On December 8 1814, John Quincy Adams is preparing response to a British note, received the day before, that asked for proof ‘of the assertion by the American Secretary of State that negroes taken by the British from the Southern States had been sold in the West Indies ‘. He writes
8th. I made this morning a draft of an answer to propose to my colleagues to be sent to the British Plenipotentiaries to the note received yesterday from them respecting the seduction and sale of negroes taken from our Southern States by British officers. The note gives us an express assurance that any officer found guilty of such practices shall be punished in an exemplary manner. But it confounds together the two acts of seducing the slaves and afterwards selling them, and promises only to punish the whole. It is the seduction of the slaves that constitutes the offence against us. As to the sale of them afterwards, the British Government have no right to ask of us, and we have no sufficient motive to give them, proofs of the fact, unless they will disavow and pledge themselves also topunish the other.
I therefore in my draft offered to produce the proof if they would engage to indemnify the owners of the negroes for the loss of them ; and for the proof of seduction, referred to Admiral Cochrane’s proclamation of 2d April last, of which we have sent a copy with one of our former notes.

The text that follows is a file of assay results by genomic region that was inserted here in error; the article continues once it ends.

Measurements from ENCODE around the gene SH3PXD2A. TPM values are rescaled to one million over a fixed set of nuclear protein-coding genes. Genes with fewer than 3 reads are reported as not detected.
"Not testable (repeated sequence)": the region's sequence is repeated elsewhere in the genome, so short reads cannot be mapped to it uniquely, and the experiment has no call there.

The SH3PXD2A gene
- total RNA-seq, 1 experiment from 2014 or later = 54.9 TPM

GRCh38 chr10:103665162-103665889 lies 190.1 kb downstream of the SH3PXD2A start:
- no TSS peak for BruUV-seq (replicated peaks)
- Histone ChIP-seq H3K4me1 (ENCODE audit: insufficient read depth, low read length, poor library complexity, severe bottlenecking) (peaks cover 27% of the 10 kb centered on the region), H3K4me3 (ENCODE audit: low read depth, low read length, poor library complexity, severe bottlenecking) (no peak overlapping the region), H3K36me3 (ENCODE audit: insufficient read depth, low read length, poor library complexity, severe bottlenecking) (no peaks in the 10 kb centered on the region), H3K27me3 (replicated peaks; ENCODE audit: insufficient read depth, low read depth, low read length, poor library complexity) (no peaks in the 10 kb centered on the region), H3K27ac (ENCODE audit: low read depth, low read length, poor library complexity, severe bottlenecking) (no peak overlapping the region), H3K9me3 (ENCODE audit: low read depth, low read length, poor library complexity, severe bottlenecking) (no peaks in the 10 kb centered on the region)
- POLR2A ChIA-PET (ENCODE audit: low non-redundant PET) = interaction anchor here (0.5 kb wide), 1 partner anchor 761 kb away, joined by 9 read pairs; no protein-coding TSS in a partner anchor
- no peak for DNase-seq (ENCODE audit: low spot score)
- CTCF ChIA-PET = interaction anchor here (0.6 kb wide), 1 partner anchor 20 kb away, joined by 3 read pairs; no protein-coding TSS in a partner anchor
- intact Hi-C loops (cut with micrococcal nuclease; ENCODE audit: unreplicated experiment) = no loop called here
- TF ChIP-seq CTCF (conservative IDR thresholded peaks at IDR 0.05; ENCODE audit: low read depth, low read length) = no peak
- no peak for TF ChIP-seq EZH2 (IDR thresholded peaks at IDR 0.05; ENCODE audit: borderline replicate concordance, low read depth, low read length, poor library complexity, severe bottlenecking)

I requested a meeting of the mission at my chamber at noon. It was accordingly held ; I read the draft I had made, but there appeared much diversity of opinion as to the proper mode of proceeding in this case. Mr. Bayard is afraid of irritating the British Government. Mr. Gallatin thinks our proof weak, and seems to have a doubt, though he does not exactly avow it, whether the fact can be proved. We have only one affidavit, but that is as strong both to the general practice and to a particular instance in the knowledge of the deponent as any proof could be. Hughes remarked to me, however, that the deponent’s Christian name was Patrick, which he did not like. I asked him, why? He answered, Irish. Mr. Gallatin was averse to requiring of the British Government to disavow and punish the seduction, because, he said, they would not only refuse to do it, but that all the opponents of the slave-trade would approve and justify the act. Mr. Russell said he had taken much the same view of the subject as that in my draft ; but it was finally proposed and agreed to postpone the answer until we shall hear further from the British Plenipotentiaries on the main subject of the treaty.